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Farley Mowat, seen here at age 89, in his Port Hope, Ontario home on October 13, 2010. (The Globe and Mail/Peter Power)
Farley Mowat, seen here at age 89, in his Port Hope, Ontario home on October 13, 2010. (The Globe and Mail/Peter Power)

Acclaimed Canadian author Farley Mowat dead at 92 Add to ...

Globe and Mail Update May. 07 2014, 1:15 PM EDT

Video: In his own words: The life and times of Farley Mowat

Eventually he wrote two books about his war experiences, the lacklustre The Regiment (1955) and the astute and poignant memoir And No Birds Sang in 1979. It took him years of living and the death of his own father in September, 1977, before he could come to terms with his visceral combat experience in Italy.

Back in the summer of 1946, overcome with revulsion at himself and his kind, he set off for northern Saskatchewan in a newly acquired Jeep, collecting bird specimens for the Royal Ontario Museum and visiting a remote Native settlement so he could learn more about the caribou that had fascinated him during his first trip to the North 10 years earlier.

A few months later, buoyed by his veteran’s stipend, he enrolled in the University of Toronto in September, 1946. Although a fitful student, he achieved good marks at university and met Frances Elizabeth Thornhill, the woman who became his first wife on Dec. 20, 1947. Their marriage, which produced two sons, Robert Alexander (Sandy) and David Peter, suffered from her depressions and his absences and dalliances with other women. But they were also the years of some of his greatest successes as a writer, including the classic The Dog Who Wouldn’t Be and Lost in the Barrens. Mr. Mowat finally obtained a Mexican divorce in March, 1965. A few days later, he married his companion, graphic designer and writer Claire Wheeler, a woman he later said was “as radiantly lovely as any Saxon goddess.”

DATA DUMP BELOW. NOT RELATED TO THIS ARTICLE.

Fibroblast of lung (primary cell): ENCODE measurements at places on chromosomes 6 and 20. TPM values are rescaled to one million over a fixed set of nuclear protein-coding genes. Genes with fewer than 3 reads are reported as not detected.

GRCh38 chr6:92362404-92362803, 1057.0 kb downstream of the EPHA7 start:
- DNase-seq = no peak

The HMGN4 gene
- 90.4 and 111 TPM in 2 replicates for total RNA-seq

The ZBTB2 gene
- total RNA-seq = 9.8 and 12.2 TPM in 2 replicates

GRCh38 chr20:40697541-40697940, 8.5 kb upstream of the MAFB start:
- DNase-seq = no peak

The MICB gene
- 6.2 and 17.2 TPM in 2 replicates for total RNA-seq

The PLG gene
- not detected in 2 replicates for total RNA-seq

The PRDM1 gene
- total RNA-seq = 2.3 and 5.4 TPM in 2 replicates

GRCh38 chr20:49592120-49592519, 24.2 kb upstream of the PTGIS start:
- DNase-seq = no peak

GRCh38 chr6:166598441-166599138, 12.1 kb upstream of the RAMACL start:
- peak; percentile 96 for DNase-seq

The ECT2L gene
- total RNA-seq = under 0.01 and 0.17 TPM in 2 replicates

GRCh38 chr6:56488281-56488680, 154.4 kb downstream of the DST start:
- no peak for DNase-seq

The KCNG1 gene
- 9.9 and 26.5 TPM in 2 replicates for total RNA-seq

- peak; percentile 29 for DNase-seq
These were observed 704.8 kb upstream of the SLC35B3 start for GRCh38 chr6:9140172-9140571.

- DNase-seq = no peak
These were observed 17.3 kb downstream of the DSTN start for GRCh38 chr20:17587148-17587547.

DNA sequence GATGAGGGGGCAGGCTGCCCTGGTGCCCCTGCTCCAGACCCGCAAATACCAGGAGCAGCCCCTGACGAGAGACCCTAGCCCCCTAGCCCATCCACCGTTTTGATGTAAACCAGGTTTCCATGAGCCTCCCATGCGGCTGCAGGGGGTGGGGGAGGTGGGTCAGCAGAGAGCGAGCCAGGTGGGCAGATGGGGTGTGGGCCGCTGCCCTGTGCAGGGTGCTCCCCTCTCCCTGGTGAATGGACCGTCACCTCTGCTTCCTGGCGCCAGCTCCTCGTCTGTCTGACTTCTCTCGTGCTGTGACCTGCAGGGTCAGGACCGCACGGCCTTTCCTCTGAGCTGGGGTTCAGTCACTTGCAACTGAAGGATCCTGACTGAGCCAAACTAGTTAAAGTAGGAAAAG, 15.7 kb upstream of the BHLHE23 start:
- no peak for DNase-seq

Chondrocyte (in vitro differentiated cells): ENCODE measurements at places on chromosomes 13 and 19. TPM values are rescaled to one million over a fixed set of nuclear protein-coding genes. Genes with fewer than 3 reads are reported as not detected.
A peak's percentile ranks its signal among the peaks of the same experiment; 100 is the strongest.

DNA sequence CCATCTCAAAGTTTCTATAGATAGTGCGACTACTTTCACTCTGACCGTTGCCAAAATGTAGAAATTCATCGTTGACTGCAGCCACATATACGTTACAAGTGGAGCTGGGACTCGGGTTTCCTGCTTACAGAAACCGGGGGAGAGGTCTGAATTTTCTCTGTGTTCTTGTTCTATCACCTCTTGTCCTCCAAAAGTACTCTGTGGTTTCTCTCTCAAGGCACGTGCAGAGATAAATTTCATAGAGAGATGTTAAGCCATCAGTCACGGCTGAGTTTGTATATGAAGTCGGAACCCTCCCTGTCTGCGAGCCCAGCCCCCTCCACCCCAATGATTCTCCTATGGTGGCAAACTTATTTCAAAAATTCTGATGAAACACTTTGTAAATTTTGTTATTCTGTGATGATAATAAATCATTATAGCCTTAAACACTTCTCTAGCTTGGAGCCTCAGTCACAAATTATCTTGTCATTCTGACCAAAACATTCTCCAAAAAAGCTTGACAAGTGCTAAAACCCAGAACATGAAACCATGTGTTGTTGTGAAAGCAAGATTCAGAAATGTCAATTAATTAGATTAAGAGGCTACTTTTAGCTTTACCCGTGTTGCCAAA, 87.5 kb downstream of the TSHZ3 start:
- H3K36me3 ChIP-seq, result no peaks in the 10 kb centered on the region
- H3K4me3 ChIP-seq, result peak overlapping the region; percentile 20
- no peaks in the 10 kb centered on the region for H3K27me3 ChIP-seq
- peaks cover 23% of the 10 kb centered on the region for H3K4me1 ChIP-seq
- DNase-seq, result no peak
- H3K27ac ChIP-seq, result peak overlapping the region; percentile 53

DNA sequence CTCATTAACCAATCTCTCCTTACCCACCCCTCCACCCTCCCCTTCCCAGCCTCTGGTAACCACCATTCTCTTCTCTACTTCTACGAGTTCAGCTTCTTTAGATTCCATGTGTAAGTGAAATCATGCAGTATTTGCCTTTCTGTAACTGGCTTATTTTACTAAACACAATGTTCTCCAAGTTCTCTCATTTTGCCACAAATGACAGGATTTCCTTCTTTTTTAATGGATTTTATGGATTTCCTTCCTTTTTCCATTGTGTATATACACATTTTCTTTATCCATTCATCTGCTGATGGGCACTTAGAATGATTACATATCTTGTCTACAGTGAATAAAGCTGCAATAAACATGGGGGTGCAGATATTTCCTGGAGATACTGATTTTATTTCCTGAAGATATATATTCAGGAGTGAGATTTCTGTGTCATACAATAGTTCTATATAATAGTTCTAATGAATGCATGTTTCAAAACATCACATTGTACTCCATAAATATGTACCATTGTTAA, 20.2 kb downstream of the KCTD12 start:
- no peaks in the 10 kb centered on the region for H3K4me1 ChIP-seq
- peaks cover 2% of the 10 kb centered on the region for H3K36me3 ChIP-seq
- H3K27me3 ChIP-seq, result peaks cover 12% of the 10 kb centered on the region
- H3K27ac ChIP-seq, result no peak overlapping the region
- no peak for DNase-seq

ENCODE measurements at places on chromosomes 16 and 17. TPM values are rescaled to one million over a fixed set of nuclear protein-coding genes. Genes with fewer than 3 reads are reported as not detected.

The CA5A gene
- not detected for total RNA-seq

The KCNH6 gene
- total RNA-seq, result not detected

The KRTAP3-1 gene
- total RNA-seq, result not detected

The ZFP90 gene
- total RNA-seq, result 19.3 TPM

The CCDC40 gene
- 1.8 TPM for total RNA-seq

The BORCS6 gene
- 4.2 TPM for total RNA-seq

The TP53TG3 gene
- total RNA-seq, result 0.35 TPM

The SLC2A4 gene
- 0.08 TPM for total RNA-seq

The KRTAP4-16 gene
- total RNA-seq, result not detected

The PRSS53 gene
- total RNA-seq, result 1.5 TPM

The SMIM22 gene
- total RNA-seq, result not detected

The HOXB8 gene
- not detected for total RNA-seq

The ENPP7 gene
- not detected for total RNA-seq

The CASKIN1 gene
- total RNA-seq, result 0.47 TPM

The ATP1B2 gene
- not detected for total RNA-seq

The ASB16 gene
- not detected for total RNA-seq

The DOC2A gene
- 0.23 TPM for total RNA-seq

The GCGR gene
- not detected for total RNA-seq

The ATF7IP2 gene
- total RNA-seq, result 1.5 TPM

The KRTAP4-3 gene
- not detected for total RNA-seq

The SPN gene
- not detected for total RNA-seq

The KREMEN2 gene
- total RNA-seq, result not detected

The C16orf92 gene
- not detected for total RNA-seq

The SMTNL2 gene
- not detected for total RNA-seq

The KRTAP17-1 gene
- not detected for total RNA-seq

Searching for a place to be at peace with himself and his surroundings was a constant theme in Mr. Mowat’s life. In the early 1960s, about the time that he began researching and writing Westviking (1965) and The Curse of the Viking Grave (1966), Mr. Mowat and Ms. Wheeler began spending large parts of the year in Burgeo, an outport on the southwest shore of Newfoundland, travelling to Ontario for family visits and for filming and publicity appearances in Toronto.

In the eight years that the Mowats lived in Burgeo, he wrote three books about his initial admiration and wonder for the outport way of life, and his eventual disenchantment and unhappiness. The Rock Within the Sea (1968), depicts Newfoundlanders as a heroic people uncorrupted by modern technology; The Boat Who Wouldn’t Float (1969) is an amusing memoir of his misadventures trying to sail the hapless vessel, Happy Adventure, from Newfoundland to Ontario; and A Whale for the Killing (1972) is Mr. Mowat the conservationist pitted against the self-interest of local fishermen. Naively, he thought the beaching of an 80-ton fin whale in a Newfoundland lagoon was a magnificent opportunity to study the mammoth creature; the locals thought otherwise and the book turned into a howl of outrage at the villagers who shot the whale with rifles and hacked her back open with a propeller. Despite Mr. Mowat’s pleas to marine biologists, the police and the press, the ravaged whale succumbed to an infection.

After that, there wasn’t much point in continuing to live in Burgeo. He and his wife moved back to Ontario, settling in Port Hope, the town east of Toronto where his father had lived for many years, and bought a place in Cape Breton, where they spent the summer months. But moving away from Newfoundland didn’t dissipate his rage at the consequences of human greed on the whaling and cod-fishing industries. In fact, he seemed to get angrier the farther inland he carried his typewriter.

In 1984, he published a denunciation of “the destruction of animal life in the north Atlantic” dating back to John Cabot’s arrival in what is now Newfoundland in 1497. Sea of Slaughter, or “his great sermon,” was his favourite book in terms of intent because it provided an exhaustive “record of man’s inhuman attitude toward life on Earth,” but also his greatest failure because he gave readers too much “truth” and overloaded the narrative. Researching the book, which took him five years, was “so appalling” that even he had to “back off” every so often because it was “like constantly touring Auschwitz.”

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